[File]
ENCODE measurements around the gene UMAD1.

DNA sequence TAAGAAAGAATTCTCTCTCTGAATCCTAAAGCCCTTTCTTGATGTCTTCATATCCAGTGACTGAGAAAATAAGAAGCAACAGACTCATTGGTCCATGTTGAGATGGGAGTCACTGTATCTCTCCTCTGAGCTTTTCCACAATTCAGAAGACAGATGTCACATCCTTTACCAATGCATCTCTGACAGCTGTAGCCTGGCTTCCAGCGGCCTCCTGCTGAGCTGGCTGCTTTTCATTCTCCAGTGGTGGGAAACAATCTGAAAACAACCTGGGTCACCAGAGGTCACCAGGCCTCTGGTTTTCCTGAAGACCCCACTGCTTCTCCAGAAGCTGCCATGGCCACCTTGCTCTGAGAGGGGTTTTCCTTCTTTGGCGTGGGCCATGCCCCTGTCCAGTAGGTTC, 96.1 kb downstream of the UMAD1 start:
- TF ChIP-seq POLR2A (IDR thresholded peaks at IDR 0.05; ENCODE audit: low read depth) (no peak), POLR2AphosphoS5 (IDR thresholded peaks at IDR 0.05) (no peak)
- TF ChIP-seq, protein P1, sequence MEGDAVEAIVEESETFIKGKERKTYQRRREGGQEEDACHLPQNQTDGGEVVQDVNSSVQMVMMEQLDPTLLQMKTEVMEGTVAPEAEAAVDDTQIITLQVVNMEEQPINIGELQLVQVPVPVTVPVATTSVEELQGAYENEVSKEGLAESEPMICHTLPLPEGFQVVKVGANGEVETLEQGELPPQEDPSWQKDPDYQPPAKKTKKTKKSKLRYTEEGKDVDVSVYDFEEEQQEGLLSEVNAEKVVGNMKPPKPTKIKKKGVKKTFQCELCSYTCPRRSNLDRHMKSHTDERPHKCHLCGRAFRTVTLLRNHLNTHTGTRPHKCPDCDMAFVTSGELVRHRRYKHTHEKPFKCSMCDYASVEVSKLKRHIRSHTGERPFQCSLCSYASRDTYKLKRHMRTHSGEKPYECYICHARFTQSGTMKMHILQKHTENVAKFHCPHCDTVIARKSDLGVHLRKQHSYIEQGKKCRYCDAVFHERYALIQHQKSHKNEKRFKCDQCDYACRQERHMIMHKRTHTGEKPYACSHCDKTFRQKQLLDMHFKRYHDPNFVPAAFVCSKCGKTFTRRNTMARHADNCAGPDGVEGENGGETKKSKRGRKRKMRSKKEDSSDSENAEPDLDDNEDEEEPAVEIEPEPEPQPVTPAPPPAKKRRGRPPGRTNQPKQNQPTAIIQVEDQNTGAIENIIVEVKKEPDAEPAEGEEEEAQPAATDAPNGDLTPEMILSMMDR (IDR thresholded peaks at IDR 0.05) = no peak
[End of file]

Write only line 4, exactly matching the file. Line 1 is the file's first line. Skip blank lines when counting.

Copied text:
- TF ChIP-seq, protein P1, sequence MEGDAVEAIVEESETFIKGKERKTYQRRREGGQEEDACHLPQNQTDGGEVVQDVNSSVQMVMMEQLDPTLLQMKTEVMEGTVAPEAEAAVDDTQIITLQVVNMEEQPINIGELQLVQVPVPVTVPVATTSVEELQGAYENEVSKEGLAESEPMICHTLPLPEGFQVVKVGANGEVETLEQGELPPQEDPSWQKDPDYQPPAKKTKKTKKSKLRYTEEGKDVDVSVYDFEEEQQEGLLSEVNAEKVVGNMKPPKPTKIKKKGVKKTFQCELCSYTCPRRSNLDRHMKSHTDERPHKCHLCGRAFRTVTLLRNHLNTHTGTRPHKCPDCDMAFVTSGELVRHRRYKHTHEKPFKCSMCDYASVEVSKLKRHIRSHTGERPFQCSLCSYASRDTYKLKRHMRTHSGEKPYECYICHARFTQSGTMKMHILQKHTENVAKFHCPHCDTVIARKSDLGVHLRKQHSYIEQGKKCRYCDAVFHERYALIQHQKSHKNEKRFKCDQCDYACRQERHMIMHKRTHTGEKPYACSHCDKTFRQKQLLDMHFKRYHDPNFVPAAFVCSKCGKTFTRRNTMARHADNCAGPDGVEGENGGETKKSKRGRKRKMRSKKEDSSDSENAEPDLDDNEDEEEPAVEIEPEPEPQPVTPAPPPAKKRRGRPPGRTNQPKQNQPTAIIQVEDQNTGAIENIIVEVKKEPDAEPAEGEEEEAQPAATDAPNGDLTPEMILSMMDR (IDR thresholded peaks at IDR 0.05) = no peak